Commercial Offshore Wind Energy Generation

Transport of Wind-Generated Energy

Environmental Considerations



The European Offshore Wind Industry – Key Trends And Statistics 2016

Offshore wind in Europe saw a net 1,558 MW of additional installed grid-connected capacity in 2016. This was 48% less than in 2015. A net addition of 338 new offshore wind turbines across six wind farms were grid-connected from 1 January to 31 December 2016.  Learn more>>







…Why is it expected to grow so much? Because offshore wind is steadier; more consistent; and not blocked by mountains, trees, buildings, etc. Additionally, offshore wind farms can actually be built closer to most population centers than onshore wind (most people live in coastal areas now).

Offshore wind power is not in place in most countries still, but it is installed and creating electricity in some places (especially the EU) and it is expected to grow considerably in the coming years.

In Europe: Europe is the clear leader when it comes to offshore wind power (currently). 308 offshore wind turbines were installed in Europe in 2010 and total newly installed capacity ended up being 883 MW, a 51% increase from the year before. New offshore wind power…Learn more>>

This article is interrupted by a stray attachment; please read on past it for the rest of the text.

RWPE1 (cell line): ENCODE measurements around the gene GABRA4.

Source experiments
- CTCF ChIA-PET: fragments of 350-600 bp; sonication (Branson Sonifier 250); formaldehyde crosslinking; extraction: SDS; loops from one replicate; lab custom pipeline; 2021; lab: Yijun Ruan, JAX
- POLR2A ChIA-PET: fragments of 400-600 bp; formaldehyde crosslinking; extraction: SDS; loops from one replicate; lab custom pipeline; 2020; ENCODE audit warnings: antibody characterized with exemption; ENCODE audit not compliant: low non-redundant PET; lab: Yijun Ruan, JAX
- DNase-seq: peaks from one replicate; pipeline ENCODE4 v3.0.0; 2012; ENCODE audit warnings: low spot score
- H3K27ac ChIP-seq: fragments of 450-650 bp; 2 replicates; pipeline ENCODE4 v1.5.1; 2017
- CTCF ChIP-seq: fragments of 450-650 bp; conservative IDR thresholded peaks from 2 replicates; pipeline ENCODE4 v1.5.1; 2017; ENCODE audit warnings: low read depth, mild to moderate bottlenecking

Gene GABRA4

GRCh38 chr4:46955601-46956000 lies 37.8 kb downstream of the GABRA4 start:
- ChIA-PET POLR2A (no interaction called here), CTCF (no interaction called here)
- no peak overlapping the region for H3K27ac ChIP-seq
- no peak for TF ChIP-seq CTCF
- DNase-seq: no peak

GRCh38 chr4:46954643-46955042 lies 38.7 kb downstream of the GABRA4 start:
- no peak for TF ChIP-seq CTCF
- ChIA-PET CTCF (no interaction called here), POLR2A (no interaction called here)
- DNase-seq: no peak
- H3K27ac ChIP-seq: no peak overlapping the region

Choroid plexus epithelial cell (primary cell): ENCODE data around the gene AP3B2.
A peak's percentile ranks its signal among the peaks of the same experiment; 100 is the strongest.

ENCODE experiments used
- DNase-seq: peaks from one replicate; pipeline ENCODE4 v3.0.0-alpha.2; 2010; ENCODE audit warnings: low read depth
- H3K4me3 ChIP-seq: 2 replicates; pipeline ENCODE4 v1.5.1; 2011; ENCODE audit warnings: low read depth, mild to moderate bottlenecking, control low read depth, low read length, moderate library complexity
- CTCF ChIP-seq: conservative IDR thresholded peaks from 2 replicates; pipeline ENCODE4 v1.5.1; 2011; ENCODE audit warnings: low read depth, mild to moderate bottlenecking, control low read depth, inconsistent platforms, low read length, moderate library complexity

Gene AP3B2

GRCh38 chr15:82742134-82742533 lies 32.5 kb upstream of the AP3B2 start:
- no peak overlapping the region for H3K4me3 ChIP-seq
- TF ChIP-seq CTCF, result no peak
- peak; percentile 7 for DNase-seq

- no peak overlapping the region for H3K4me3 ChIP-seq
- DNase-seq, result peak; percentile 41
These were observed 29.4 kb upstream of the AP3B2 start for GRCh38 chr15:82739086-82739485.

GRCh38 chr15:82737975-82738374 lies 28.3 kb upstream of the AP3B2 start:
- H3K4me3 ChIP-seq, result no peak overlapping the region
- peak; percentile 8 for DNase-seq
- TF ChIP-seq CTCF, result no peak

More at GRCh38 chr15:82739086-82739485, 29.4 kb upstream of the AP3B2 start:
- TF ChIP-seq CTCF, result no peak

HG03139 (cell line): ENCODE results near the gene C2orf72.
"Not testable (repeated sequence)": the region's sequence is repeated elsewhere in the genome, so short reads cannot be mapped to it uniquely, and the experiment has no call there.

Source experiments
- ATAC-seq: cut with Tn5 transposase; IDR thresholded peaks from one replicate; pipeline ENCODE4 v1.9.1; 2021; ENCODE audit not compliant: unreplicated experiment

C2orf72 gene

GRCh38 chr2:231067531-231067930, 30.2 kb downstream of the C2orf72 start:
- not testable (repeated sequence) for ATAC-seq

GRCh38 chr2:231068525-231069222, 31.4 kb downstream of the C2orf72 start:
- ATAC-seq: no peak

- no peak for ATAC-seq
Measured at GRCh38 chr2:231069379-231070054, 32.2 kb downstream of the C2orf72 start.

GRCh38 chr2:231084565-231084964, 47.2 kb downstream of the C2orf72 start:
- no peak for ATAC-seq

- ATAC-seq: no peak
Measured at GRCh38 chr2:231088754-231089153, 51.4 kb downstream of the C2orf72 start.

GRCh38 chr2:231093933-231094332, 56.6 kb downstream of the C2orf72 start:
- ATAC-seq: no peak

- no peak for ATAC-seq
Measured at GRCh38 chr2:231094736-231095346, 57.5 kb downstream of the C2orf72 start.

enlarge grapgic>>  WIND- OFFSHORE EU wind market










UK — 1,341 MW
Denmark — 854 MW
Netherlands — 249 MW
Belgium — 195 MW
Sweden — 164 MW
Germany — 92 MW
Ireland — 25 MW
Finland — 26 MW
Norway — 2.3 MW

In 2011, offshore wind power capacity is expected to grow by around 1,000 or 1,500 MW. Currently, there are 13 European wind farms in development that, in total, are projected to have a capacity of nearly 4,000 MW. So, in total, when these are completed, installed offshore wind capacity will hit be close to 7,000 MW.

19,000 MW of offshore wind power capacity have been approved up to now. Renewable Power News reports that…Learn more>>